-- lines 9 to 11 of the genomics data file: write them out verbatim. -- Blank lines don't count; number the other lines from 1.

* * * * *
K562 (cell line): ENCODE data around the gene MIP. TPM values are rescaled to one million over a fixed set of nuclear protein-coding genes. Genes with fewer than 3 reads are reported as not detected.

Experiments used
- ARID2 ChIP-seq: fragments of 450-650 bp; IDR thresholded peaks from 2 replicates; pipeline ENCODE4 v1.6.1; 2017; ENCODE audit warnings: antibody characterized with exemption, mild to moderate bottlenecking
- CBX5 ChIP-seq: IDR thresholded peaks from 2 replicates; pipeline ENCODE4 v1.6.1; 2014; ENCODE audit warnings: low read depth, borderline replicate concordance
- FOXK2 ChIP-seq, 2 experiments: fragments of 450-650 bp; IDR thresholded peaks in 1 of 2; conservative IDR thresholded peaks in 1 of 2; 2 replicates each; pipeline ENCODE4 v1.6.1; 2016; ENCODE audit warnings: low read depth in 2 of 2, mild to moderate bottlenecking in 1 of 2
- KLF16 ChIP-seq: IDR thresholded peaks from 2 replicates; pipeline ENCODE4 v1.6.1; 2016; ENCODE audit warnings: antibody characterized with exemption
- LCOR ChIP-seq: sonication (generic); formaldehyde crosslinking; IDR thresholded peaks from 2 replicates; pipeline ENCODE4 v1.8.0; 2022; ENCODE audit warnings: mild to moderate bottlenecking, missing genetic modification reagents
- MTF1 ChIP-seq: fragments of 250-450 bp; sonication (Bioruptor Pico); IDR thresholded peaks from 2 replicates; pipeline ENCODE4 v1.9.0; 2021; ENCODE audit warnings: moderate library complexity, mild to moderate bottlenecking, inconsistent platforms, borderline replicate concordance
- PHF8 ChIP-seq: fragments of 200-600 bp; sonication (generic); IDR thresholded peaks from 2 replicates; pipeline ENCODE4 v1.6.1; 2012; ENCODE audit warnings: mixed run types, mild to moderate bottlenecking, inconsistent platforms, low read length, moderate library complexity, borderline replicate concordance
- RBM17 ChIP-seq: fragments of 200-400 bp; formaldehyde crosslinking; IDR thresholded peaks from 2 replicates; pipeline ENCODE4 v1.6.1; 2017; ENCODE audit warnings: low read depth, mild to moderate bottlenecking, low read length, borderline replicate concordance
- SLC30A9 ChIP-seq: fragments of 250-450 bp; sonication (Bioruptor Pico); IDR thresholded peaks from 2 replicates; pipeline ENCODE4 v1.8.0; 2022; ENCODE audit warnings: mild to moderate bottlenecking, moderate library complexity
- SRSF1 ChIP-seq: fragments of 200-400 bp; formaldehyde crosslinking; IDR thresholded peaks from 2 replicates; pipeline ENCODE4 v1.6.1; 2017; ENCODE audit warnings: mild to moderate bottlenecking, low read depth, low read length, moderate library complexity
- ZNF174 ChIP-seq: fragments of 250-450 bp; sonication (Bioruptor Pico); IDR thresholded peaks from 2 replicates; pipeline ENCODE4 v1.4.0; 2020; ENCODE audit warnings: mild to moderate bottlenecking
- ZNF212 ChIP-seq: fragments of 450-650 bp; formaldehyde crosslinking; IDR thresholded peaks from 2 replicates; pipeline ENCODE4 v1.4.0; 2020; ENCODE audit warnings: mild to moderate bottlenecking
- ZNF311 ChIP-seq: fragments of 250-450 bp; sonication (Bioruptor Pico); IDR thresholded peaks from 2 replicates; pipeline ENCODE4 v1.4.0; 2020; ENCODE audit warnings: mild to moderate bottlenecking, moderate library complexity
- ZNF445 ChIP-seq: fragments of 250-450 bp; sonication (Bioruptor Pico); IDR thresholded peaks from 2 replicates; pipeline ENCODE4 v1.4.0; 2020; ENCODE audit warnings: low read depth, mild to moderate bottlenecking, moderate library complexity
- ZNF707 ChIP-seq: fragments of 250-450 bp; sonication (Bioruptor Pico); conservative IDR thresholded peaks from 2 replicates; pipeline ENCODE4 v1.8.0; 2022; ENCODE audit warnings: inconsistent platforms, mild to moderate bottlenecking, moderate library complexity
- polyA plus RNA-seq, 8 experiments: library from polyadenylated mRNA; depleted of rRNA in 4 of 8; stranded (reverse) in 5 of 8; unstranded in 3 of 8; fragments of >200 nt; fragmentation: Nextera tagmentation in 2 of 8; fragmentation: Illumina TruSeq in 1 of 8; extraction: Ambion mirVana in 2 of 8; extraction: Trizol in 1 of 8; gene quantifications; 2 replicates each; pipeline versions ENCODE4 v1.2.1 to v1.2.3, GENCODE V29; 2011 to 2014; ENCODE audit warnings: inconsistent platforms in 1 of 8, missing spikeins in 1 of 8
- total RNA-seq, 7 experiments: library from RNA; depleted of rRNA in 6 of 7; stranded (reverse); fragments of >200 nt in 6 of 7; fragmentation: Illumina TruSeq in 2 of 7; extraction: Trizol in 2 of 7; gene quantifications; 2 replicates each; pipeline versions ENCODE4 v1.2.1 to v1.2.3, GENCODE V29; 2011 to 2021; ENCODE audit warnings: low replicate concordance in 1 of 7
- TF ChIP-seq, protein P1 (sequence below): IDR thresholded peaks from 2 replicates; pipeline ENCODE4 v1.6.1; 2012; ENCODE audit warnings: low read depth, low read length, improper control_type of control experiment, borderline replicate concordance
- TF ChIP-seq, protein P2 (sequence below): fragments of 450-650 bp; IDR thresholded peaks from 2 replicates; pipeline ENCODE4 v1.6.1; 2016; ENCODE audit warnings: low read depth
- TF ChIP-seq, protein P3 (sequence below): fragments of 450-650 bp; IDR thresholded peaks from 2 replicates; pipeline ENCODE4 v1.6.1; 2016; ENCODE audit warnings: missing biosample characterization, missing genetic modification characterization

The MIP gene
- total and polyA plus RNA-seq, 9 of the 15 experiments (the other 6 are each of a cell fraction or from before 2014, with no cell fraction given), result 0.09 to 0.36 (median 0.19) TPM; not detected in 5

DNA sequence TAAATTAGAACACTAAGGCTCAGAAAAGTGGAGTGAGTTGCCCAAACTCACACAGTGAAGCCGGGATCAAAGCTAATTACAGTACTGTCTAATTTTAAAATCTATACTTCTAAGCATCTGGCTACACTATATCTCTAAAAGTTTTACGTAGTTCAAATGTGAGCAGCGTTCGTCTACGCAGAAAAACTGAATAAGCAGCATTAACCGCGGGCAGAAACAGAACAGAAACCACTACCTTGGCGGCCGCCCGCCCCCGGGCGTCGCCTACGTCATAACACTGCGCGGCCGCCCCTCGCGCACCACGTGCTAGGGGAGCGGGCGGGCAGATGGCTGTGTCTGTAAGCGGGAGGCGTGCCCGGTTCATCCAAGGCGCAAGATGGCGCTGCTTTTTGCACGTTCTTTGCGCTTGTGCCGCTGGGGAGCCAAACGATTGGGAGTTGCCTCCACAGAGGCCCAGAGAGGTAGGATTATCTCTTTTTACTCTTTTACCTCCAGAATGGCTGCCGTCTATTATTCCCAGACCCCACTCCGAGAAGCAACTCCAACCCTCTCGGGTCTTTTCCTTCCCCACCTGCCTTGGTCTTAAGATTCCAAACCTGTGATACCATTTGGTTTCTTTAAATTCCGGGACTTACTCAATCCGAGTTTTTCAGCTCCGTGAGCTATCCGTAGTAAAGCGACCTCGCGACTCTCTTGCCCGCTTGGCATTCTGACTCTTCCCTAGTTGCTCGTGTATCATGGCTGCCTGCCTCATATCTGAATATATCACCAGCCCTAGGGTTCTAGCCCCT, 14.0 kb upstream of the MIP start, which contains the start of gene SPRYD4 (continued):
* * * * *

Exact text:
- PHF8 ChIP-seq: fragments of 200-600 bp; sonication (generic); IDR thresholded peaks from 2 replicates; pipeline ENCODE4 v1.6.1; 2012; ENCODE audit warnings: mixed run types, mild to moderate bottlenecking, inconsistent platforms, low read length, moderate library complexity, borderline replicate concordance
- RBM17 ChIP-seq: fragments of 200-400 bp; formaldehyde crosslinking; IDR thresholded peaks from 2 replicates; pipeline ENCODE4 v1.6.1; 2017; ENCODE audit warnings: low read depth, mild to moderate bottlenecking, low read length, borderline replicate concordance
- SLC30A9 ChIP-seq: fragments of 250-450 bp; sonication (Bioruptor Pico); IDR thresholded peaks from 2 replicates; pipeline ENCODE4 v1.8.0; 2022; ENCODE audit warnings: mild to moderate bottlenecking, moderate library complexity